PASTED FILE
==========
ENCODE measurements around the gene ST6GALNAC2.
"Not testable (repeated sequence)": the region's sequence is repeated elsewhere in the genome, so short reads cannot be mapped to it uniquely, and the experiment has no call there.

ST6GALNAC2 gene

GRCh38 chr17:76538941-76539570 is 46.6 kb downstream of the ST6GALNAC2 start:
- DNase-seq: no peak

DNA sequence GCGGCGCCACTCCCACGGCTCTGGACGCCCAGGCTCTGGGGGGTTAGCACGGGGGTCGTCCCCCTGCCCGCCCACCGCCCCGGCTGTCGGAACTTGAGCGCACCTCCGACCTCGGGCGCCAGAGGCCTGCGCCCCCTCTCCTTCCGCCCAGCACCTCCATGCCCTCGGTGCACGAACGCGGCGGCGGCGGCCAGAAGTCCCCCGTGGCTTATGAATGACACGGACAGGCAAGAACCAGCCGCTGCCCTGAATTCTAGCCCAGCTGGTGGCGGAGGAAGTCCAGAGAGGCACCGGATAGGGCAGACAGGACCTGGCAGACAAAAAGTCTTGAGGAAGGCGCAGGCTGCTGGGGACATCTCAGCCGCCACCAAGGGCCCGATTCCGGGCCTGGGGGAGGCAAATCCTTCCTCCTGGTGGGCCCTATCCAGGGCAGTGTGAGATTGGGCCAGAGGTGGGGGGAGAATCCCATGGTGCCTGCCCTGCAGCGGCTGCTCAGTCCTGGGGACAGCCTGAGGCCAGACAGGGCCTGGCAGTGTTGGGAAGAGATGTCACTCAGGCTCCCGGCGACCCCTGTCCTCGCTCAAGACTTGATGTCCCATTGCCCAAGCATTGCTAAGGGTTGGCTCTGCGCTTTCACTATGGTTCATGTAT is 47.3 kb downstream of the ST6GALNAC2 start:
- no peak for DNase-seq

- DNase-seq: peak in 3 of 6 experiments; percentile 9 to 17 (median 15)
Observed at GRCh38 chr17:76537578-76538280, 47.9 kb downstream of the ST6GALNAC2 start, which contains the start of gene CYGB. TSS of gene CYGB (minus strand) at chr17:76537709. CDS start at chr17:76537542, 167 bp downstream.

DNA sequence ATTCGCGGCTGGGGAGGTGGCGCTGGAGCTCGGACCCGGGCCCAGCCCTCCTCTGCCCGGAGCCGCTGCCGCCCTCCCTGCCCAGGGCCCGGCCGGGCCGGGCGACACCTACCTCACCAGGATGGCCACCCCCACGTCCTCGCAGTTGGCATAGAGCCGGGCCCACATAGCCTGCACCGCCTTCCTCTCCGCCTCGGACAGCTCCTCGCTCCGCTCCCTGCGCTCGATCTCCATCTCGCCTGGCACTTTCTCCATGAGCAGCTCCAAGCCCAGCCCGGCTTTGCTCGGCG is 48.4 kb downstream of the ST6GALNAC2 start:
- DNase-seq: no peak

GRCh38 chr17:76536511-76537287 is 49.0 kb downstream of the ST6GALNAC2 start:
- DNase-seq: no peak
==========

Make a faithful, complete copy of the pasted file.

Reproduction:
ENCODE measurements around the gene ST6GALNAC2.
"Not testable (repeated sequence)": the region's sequence is repeated elsewhere in the genome, so short reads cannot be mapped to it uniquely, and the experiment has no call there.

ST6GALNAC2 gene

GRCh38 chr17:76538941-76539570 is 46.6 kb downstream of the ST6GALNAC2 start:
- DNase-seq: no peak

DNA sequence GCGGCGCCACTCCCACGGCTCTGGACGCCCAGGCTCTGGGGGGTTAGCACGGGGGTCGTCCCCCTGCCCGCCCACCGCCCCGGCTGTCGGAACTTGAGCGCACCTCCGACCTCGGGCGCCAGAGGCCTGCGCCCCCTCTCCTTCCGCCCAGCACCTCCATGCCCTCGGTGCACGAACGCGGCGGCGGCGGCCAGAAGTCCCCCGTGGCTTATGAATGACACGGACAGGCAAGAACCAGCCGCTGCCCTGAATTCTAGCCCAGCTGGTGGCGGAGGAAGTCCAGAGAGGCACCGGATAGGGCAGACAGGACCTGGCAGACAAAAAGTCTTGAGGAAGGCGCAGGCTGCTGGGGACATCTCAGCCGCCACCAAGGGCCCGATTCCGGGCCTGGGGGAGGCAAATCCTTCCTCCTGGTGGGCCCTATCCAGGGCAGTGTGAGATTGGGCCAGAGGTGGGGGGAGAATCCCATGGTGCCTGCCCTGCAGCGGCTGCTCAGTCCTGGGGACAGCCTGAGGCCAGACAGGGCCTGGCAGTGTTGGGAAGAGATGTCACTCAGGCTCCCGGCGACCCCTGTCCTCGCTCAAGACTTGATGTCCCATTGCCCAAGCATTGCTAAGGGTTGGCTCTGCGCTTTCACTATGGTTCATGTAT is 47.3 kb downstream of the ST6GALNAC2 start:
- no peak for DNase-seq

- DNase-seq: peak in 3 of 6 experiments; percentile 9 to 17 (median 15)
Observed at GRCh38 chr17:76537578-76538280, 47.9 kb downstream of the ST6GALNAC2 start, which contains the start of gene CYGB. TSS of gene CYGB (minus strand) at chr17:76537709. CDS start at chr17:76537542, 167 bp downstream.

DNA sequence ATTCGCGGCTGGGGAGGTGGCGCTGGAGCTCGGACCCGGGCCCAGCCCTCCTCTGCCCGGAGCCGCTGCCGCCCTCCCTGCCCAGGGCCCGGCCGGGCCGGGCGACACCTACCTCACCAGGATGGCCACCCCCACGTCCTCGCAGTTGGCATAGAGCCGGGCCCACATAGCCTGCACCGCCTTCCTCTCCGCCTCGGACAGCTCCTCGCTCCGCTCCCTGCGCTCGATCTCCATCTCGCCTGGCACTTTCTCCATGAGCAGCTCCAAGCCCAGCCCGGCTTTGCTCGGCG is 48.4 kb downstream of the ST6GALNAC2 start:
- DNase-seq: no peak

GRCh38 chr17:76536511-76537287 is 49.0 kb downstream of the ST6GALNAC2 start:
- DNase-seq: no peak